If you’re struggling to get out of the office for lunch then you’re not alone.
The Robert Walters Career Lifestyle Survey has revealed that 55% of procurement and supply chain professionals eat lunch at their desks with just 29% of respondents leaving the office for lunch.
With high demand for procurement and supply chain professionals, many specialists in this area are struggling to adapt to the growing pressure on their time, with work-life balance at risk of being sacrificed.
“Employers are increasingly looking to professionals in these functions to take an active role in delivering efficiencies as well as providing strategic insight to help shape wider business decisions,” said Neil Morgan, Associate Director for procurement recruitment at Robert Walters.
“It then becomes challenging for many to complete their required duties in their usual hours, with lunch breaks being one of the first things to be sacrificed."
It is important for both employers and employees to understand the importance of taking a break, as well as the repercussions that may arise if someone is consistently skipping their lunch break.
This is potentially a cause of concern for employers as supply and procurement professionals increasingly rank work-life balance as a top priority. Therefore employers should consider how they can prevent a culture of routinely working outside contracted hours from developing.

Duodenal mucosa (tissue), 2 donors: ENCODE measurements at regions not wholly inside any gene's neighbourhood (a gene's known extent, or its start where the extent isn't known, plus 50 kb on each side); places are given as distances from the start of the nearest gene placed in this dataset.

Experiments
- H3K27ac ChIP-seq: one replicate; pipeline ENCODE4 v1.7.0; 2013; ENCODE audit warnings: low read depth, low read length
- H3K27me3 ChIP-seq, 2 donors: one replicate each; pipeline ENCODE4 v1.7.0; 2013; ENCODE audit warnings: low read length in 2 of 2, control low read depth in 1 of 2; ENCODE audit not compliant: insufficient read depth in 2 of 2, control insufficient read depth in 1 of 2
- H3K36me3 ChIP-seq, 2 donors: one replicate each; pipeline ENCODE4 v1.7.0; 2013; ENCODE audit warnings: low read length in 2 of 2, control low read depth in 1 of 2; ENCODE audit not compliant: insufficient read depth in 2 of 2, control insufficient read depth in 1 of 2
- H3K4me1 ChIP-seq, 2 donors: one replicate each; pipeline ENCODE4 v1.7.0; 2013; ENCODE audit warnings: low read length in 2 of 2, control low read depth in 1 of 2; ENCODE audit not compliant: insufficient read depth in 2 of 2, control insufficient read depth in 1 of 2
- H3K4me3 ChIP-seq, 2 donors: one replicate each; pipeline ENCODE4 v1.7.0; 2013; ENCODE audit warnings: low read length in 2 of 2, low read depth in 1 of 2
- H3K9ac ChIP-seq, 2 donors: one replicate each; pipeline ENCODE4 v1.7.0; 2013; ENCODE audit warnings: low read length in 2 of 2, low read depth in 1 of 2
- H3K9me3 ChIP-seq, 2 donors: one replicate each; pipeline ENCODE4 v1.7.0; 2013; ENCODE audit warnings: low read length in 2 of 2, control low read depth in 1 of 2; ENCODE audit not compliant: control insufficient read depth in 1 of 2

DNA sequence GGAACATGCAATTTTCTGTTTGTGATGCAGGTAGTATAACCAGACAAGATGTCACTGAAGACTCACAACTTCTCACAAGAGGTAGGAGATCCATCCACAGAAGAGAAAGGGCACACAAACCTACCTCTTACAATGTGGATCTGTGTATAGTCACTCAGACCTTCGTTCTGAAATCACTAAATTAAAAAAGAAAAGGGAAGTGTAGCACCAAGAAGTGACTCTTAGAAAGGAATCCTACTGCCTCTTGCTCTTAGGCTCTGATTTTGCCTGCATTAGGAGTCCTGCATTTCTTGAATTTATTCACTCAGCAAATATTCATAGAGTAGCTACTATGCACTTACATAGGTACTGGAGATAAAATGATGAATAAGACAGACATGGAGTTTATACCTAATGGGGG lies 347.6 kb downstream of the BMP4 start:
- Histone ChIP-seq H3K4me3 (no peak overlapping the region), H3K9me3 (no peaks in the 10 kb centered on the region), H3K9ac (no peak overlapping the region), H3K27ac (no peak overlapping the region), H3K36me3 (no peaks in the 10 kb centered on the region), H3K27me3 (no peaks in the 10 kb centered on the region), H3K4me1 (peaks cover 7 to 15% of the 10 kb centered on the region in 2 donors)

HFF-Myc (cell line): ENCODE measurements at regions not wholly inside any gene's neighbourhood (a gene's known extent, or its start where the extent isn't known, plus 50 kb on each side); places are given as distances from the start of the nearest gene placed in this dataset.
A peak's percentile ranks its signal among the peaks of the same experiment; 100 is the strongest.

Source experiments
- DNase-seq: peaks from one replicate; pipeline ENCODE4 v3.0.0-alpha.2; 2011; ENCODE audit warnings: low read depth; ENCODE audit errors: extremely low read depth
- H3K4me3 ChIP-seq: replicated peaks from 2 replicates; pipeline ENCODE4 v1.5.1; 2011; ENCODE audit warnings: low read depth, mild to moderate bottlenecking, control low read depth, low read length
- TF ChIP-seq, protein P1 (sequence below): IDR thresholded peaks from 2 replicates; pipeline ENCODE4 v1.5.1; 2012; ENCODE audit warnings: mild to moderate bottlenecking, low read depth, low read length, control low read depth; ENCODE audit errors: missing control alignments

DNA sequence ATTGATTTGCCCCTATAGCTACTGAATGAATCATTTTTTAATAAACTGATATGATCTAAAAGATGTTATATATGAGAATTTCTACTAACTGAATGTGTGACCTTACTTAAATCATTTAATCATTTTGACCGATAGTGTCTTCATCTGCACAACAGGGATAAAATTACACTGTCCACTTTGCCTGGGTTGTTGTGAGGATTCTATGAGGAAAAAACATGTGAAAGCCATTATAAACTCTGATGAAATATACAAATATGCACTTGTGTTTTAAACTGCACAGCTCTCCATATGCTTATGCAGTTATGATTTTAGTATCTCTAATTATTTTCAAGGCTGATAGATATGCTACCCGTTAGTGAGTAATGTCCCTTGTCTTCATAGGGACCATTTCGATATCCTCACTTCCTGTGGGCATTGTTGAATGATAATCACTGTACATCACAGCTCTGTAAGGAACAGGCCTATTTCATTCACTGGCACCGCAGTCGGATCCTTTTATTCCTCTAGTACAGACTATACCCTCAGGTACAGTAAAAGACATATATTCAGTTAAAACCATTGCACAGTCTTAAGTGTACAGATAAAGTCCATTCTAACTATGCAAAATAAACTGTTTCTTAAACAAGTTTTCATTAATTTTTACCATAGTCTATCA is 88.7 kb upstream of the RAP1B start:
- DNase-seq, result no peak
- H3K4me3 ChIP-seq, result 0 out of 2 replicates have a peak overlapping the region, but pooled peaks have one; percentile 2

The importance of procurement and supply chain functions within companies has seen significant growth within the past few years.
“As the scope of their role grows, procurement and supply chain professionals are under increasing pressure to meet tight deadlines."
“As the scope of their role grows, procurement and supply chain professionals are under increasing pressure to meet tight deadlines,” said Neil.
“It then becomes challenging for many to complete their required duties in their usual hours, with lunch breaks being one of the first things to be sacrificed,” Neil Morgan continues.
Work life balance
The study also revealed that a company culture which insisted on working long hours was the biggest factor likely to drive procurement and supply chain professionals to move roles.
With work life balance a growing priority for supply chain and procurement professionals, employers need to be aware if a culture of people working beyond their contracted hours is developing in their organisation.
“Staff morale and productivity can easily suffer if this becomes the case, and businesses ultimately run the risk of losing top calibre people to rival employers who can offer a better work life balance," said Neil.
As the scope of procurement roles increases, employers must ensure that they are conscious not to allow work-life balance to suffer. Doing so will help them to attract and retain the best professionals by developing a reputation for being an employer who values work-life balance.
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